A few amazing websites I've discovered that deal in problem solving strategies:
Math Pickle

NRICH Enriching Mathematics

Follow me on Twitter!  @Mr_Braden

Comments

Popular posts from this blog

Attention Seeker

As an educational leader, there are times throughout the day that I feel like if there were two or three of me, we could actually be getting some things done.  Whether it is responding to emails, attending meetings on and off campus, meeting with teachers or students and doing whatever else comes up throughout the day (I had to remove a dead cockroach from the staff bathroom last Tuesday), it becomes increasingly hard to attend to the task at hand.

Maybe it's just me as I've struggled with attention issues my whole life but I have to think there must be other educators out there who feel the same way.

You are in an ARD meeting, it's 2:00 pm and you know there's a parent phone call you HAVE to make before the bell rings and there's a teacher who needs your support with a student and the last time you checked your email, right before going to the ARD, you noticed Inbox 64, and you just got a call on your radio that there's ANOTHER cockroach in the staff restroo…

Identity First, Then Culture

First, allow me to get this outta the way, real quick like.  

I am, unabashedly, an Indiana University basketball fan to the core of my being.  I grew up in Indiana and in Indiana, if you were raised right, you were raised to be an IU fan.  Unfortunately, the vast majority of my lifetime, they haven't been that great.  I don't remember the national championship in 1987, I was only 4.  

Recently they hired Archie Miller from Dayton University who is known for defense and toughness.  A "grind it out" culture if you will.  He gave an interview  (here) and in the interview, he mentioned something about culture that struck a chord with me this morning.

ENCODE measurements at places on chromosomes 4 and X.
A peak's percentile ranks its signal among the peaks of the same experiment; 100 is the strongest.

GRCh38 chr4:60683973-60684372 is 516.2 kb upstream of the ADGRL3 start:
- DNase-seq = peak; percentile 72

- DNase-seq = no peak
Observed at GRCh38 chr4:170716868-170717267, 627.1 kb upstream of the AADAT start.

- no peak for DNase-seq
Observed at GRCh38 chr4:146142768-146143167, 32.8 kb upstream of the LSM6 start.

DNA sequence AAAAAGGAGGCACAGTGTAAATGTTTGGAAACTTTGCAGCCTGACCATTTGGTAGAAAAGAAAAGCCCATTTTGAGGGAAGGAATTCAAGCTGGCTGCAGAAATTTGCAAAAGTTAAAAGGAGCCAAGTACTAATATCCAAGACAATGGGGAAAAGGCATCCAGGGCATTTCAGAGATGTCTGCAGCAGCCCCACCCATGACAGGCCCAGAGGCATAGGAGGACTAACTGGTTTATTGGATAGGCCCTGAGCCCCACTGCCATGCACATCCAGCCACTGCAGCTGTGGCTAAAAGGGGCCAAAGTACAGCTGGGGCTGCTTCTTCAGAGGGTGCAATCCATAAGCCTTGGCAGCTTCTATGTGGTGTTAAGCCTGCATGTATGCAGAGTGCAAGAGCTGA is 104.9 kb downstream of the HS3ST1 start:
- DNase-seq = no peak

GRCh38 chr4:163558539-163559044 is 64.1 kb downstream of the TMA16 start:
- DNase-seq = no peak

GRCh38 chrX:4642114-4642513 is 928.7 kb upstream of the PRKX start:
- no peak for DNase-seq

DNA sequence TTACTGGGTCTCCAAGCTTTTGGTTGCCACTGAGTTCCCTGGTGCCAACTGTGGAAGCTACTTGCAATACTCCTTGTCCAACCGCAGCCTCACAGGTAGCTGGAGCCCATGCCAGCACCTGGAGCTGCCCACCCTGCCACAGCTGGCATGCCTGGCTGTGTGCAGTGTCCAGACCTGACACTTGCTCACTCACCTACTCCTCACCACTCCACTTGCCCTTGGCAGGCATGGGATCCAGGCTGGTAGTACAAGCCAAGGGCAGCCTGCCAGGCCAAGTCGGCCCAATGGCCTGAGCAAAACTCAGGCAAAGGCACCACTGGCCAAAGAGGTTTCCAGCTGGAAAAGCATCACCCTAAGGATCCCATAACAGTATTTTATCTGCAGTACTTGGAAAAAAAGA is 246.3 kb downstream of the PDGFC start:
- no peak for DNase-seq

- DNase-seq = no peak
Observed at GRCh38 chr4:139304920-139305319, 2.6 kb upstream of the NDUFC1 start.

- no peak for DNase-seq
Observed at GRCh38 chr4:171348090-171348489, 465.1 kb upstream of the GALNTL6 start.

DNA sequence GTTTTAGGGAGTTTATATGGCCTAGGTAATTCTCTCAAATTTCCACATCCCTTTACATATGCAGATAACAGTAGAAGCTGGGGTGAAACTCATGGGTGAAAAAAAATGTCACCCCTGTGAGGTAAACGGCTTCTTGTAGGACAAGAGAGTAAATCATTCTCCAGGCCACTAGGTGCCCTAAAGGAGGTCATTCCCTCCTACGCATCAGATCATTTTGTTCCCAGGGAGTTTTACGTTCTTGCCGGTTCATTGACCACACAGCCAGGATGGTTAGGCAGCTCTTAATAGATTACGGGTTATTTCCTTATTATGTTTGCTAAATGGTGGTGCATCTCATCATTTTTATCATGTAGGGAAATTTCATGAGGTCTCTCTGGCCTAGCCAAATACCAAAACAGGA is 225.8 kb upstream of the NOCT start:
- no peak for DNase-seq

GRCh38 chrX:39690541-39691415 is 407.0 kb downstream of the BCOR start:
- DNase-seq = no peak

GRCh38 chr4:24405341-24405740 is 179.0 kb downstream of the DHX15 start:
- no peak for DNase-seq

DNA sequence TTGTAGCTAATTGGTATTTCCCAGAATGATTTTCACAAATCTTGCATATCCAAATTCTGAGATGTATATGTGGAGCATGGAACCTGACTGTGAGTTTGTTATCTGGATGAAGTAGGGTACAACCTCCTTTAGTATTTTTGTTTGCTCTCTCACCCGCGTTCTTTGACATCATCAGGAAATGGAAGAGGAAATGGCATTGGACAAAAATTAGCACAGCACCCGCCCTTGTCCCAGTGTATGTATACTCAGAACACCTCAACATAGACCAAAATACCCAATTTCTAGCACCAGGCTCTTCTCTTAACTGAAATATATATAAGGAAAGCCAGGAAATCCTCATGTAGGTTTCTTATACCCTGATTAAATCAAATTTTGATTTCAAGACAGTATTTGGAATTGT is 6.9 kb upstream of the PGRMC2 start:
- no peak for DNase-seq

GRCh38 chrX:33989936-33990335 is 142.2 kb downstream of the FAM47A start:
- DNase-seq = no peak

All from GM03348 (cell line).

“The big thing is to create the first identity opportunity,” Miller said. “Not culture.” I stopped Miller there. Coaches love talking about culture – it might be the most popular buzzword in the profession today. What’s with the avoidance? “I think culture is earned,” he said. “You don’t start talking about culture four weeks …

Restorative Morning

Some kids come to us in the morning, not ready to learn.  Not ready to "do school".  They are upset, angry, tired, hungry, frustrated, etc.

Does that surprise you?

Probably not.

What are you doing about it?  Morning work?  Have students sit at their desks, silently, and watch morning announcements?

Do we expect the students who come to us in a state of mind not conducive to success at school to just, get it together?  I would argue the opposite of the "get it together" mindset.  We are educators and we educate more than just the academic side of our students lives.  We are also responsible for equipping our students to be socially and emotionally resilient.  Intentionally.  Like, actually TEACHING students how to be mindful of their feelings and what to do when they aren't 100%.

At the elementary school I am fortunate enough to be the Assistant Principal at, we have had some teachers put Morning Circles into place.  The first part of these circles is a sim…